“It makes me happy when patients and families feel comfortable enough to share their needs and allow me to provide support to them,” Jamie said. 

Throughout her experience as a care coordinator, she found herself learning about the many factors – physical, mental, emotional, spiritual, financial, social — that are incorporated into an individual’s health and well-being. Jamie added that it takes time to see how it all unfolds, but seeing the patients’ situations in a grander scale helps her to better assist them and their families.

“It might sound cliché, but I love my job and am grateful to work with an organization and department that supports and values its care coordinators,” she added.

Richie noted, “It is a privilege to meet and work with some of the patients in our Care Coordination program. How resilient some of our patients have been through the pandemic has really been inspiring.”

The patient navigator: A guide in the healthcare system

Nicole Boyer is the sole patient navigator at the UHP Family Medicine clinic in Aiea. She knew she always wanted to be involved in healthcare and help others, so becoming a patient navigator was a “win-win” for her.

Besides her internships, Nicole did not have prior formal experience in healthcare. The patient navigator position would be her first ‘big girl’ job, after graduating with her Master’s in Public Adminstration at University of Hawaiʻi at Mānoa. After a successful interview with clinical psychologist Dr. Robin Miyamoto, she became the new addition to the Family Medicine team.

As the clinic’s patient navigator, Nicole connects patients to various community resources, such as housing assistance and financial aid. This role has taken a tremendous turn during the COVID-19 pandemic since, as Nicole mentioned, patients’ needs have changed drastically. She has found herself encouraging patients to apply for financial aid, housing resources and other necessities that they may need.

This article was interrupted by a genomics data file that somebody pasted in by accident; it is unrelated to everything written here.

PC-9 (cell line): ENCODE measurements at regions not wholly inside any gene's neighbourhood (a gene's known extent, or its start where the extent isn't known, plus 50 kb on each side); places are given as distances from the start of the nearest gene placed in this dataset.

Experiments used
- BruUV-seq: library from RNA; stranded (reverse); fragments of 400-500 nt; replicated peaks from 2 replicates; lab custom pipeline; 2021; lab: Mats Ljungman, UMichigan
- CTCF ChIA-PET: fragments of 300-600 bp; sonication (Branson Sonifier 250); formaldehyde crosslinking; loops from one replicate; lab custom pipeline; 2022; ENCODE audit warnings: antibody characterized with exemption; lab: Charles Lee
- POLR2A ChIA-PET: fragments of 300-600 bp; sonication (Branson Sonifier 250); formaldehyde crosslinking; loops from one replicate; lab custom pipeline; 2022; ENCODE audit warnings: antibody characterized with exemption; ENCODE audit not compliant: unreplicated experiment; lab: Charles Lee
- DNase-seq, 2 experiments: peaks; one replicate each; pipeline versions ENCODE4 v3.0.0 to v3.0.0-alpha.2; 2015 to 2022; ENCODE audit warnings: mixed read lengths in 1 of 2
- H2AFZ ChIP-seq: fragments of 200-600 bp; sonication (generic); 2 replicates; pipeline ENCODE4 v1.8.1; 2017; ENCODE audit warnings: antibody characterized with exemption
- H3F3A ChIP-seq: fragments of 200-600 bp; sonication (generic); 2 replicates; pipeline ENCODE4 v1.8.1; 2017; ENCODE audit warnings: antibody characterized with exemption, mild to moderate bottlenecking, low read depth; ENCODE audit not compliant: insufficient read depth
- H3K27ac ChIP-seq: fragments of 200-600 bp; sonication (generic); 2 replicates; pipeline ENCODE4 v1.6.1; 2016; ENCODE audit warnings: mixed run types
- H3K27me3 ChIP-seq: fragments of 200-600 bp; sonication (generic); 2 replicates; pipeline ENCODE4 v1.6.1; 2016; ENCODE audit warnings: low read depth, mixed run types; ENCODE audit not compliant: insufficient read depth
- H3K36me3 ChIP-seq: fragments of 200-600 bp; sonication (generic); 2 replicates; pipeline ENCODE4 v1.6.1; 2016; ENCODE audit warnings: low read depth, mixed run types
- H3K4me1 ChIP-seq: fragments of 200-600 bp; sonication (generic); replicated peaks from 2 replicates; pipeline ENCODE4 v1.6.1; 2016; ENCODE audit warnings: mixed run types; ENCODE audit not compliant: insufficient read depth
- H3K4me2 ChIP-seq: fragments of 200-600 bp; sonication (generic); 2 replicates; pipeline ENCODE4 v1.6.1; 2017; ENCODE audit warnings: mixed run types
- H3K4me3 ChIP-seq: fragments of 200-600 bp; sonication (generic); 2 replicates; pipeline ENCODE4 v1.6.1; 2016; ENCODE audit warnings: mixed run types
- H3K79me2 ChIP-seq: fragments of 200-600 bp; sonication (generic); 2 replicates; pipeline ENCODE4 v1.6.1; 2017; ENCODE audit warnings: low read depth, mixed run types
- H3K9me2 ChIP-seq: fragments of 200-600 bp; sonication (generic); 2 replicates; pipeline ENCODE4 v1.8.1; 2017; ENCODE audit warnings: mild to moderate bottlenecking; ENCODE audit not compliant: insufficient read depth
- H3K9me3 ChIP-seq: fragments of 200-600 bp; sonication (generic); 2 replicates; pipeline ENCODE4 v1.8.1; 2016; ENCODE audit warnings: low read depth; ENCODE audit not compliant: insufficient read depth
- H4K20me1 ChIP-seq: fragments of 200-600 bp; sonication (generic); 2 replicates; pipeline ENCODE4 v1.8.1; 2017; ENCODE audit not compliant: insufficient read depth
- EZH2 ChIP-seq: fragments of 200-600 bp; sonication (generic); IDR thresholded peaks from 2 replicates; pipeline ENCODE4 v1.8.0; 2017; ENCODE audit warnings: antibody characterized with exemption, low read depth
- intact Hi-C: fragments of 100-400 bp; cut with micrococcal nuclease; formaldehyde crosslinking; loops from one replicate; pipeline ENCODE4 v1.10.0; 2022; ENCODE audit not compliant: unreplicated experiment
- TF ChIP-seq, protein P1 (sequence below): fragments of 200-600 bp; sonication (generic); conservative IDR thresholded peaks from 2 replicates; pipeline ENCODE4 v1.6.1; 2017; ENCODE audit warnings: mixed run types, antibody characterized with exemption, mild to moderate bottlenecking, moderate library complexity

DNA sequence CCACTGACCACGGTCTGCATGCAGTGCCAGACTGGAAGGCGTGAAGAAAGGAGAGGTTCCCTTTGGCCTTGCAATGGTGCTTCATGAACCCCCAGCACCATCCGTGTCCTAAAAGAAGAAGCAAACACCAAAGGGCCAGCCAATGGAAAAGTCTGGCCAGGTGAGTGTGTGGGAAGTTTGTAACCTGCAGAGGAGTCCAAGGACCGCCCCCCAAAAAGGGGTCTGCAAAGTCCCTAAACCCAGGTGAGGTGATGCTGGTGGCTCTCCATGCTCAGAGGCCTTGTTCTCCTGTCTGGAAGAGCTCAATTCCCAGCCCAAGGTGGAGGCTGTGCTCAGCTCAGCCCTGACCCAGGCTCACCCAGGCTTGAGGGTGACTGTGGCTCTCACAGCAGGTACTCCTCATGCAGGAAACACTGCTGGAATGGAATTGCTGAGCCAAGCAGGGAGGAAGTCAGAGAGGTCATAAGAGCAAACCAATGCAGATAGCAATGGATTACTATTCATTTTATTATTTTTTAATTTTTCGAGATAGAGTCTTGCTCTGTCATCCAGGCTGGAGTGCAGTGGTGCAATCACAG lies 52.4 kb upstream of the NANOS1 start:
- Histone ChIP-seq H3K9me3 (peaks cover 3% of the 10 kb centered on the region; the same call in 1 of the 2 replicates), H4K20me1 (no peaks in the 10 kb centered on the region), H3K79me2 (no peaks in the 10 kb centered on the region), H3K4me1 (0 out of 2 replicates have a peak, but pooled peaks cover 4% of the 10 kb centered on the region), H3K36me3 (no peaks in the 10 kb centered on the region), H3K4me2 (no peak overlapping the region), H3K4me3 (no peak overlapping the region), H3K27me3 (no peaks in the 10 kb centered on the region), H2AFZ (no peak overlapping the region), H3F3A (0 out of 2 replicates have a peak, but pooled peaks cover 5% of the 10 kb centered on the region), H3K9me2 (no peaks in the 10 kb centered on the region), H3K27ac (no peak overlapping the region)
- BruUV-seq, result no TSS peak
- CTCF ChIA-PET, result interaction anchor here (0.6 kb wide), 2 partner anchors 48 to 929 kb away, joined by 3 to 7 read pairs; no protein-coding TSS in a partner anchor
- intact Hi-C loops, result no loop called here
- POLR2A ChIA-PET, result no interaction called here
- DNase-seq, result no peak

One of the ways that Nicole and the Family Medicine clinic staff have contributed to patient needs during COVID-19 was a drive-by gift bag distribution for patients who were struggling. Each patient was surveyed by his or her physician on how the clinic could best serve their needs at the height of the pandemic. Nicole, along with clinical pharmacist Dr. Camlyn Masuda, assessed these needs and purchased gift bags with essential goods for patients and their families to pick up.

“There are many resources out there,” Nicole said. “It’s more so about getting the word out that there are people that can help you and people that care.”

In addition, she serves as a liaison between service coordinators, doctors and other clinical staff to ensure that their patients receive the best care possible, which Nicole says is a team effort.

“I am glad to be a part of something meaningful and can make a difference in someone’s life,” she said.

Though the patient navigator role is challenging in the sense of attending to every patients’ individual set of needs, Nicole has learned to develop relationships with patients, and to experiment with different resources until she finds the solution that works best for them. When a patient reaches their goal, that in itself is one of the best parts of the job.  

“I am grateful for this opportunity and professional experience,” Nicole said. “When a patient has reached their goal – from being on the streets to finding a place they can call home, or reaching two years sober after years of addiction – the position can be very rewarding.”

Mahalo to our care coordinators and patient navigators who go above and beyond to create a great clinical experience for all of our patients.